Dockless Electric Scooters Are A New Miami Hurricane Hazard

In the age of dockless electric scooters, Florida has one more precaution to take during hurricane season: Picking up loose scooters to avoid them becoming projectiles. And Miami—home to a large proportion of scooters—is taking that measure seriously in the face of imminent Hurricane Dorian.

The city of Miami has ordered all rental services to get the scooters off the streets by Friday, so those conveyances don't fly through the air when Hurricane Dorian arrives over the Labor Day weekend, according to Ken Russell, a city commissioner.

The mayor's office didn't immediately respond to a request by Newsweek for additional information.

Bird, Lime, Lyft, Spin and Uber all promised their scooters would be secured, Bloomberg reported on Thursday.

The vehicles have yielded backlash in cities across the United States as people have complained about the scooters impeding sidewalks or generally polluting streetscapes. In Miami, the electric scooters became available last spring, with the launch of a pilot program Miami officials approved last fall, after the city had kicked out the scooter companies in June 2018, The Miami Herald reported in April. The companies were kicked out because they violated Florida statutes, and the companies did not appeal the city's decision. They opted instead to work with officials to create a mutually acceptable program.

Electric scooters
An e-scooter enforcement task force has been launched in Los Angeles in an effort to ensure riders follow laws that include no riding on the sidewalk and no passengers. FREDERIC J. BROWN/AFP/Getty Images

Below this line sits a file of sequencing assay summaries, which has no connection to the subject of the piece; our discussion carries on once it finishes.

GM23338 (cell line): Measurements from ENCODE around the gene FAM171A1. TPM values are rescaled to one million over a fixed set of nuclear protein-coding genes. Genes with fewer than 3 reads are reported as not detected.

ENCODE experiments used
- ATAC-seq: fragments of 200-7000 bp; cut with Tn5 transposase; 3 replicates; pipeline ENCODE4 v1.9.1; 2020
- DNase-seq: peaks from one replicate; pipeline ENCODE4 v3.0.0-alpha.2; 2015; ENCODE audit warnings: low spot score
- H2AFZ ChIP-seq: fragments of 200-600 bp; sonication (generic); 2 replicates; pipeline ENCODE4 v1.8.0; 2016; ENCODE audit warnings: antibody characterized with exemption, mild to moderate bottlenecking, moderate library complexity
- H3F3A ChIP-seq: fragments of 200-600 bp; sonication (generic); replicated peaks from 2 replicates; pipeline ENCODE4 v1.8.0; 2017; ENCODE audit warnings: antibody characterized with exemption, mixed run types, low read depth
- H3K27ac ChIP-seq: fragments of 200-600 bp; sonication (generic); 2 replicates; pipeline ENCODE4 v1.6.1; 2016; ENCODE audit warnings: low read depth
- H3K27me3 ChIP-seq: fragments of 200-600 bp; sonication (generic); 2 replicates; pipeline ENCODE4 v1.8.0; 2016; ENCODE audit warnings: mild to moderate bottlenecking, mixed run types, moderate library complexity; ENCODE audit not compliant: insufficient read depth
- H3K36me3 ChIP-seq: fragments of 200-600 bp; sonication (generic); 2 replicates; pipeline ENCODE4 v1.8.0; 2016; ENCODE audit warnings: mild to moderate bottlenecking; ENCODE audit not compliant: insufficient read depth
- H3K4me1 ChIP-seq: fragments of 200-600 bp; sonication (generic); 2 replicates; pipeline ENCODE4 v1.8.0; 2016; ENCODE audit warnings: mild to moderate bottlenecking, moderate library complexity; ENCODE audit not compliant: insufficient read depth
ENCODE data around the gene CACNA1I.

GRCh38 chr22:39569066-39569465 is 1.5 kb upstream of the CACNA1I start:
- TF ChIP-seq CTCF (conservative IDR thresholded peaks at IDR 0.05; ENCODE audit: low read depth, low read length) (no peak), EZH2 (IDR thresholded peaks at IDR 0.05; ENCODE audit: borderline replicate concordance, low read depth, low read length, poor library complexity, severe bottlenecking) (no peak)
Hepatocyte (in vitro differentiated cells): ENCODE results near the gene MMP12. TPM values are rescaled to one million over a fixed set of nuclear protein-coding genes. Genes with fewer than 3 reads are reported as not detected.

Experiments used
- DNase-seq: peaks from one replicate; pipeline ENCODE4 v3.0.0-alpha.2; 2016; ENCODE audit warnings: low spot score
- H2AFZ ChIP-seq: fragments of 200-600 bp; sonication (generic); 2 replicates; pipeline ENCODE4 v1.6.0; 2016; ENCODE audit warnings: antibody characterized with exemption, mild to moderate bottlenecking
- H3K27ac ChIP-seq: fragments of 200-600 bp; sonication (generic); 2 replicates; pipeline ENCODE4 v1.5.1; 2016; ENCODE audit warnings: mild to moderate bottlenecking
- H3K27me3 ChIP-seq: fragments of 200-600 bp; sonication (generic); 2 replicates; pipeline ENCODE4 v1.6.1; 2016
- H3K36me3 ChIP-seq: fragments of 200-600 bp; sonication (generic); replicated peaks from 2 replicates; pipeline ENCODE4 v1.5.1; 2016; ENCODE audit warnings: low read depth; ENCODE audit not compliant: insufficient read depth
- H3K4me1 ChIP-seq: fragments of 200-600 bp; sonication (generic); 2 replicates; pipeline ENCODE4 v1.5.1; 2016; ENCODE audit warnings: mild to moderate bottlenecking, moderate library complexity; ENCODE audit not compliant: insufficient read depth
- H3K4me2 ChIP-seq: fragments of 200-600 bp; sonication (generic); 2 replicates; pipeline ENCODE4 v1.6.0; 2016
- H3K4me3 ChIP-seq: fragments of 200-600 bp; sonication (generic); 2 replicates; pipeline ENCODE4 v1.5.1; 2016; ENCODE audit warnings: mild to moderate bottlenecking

Russell, who tweeted about the scooters on Thursday, spearheaded the program, which other city commissioners opposed because of safety concerns, according to The Miami Herald. The city approved a pilot program restricted to Russell's District 2 and allowing six companies—Bird, Bolt, Uber-owned Jump, Lime, Lyft and Spin—to install up to 50 scooters each in the first two weeks and up to 100 scooters after two weeks. The program mandated that companies could beef up their fleet by 25 percent monthly if usage rates indicated enough demand.

District 2 includes Coconut Grove, Brickell, Downtown Miami, Edgewater and Morningside.

Hurricane Dorian is expected to sweep through South Florida over Labor Day weekend. Leaders from Miami, Miami Beach and Miami-Dade County held press conferences earlier this week advising residents to have a plan and be ready to follow it if the forecast worsens for the areas. As of Friday, the National Hurricane Center predicted Hurricane Dorian will likely strengthen to a Category 4 before making landfall in Florida.

In addition to making sure the scooters are out of the way and that construction debris is battened down, officials have sent out crews clean drains, as reports suggested on Friday that Dorian could hit during one of the season's highest tides of the year, king tide, and flood Miami.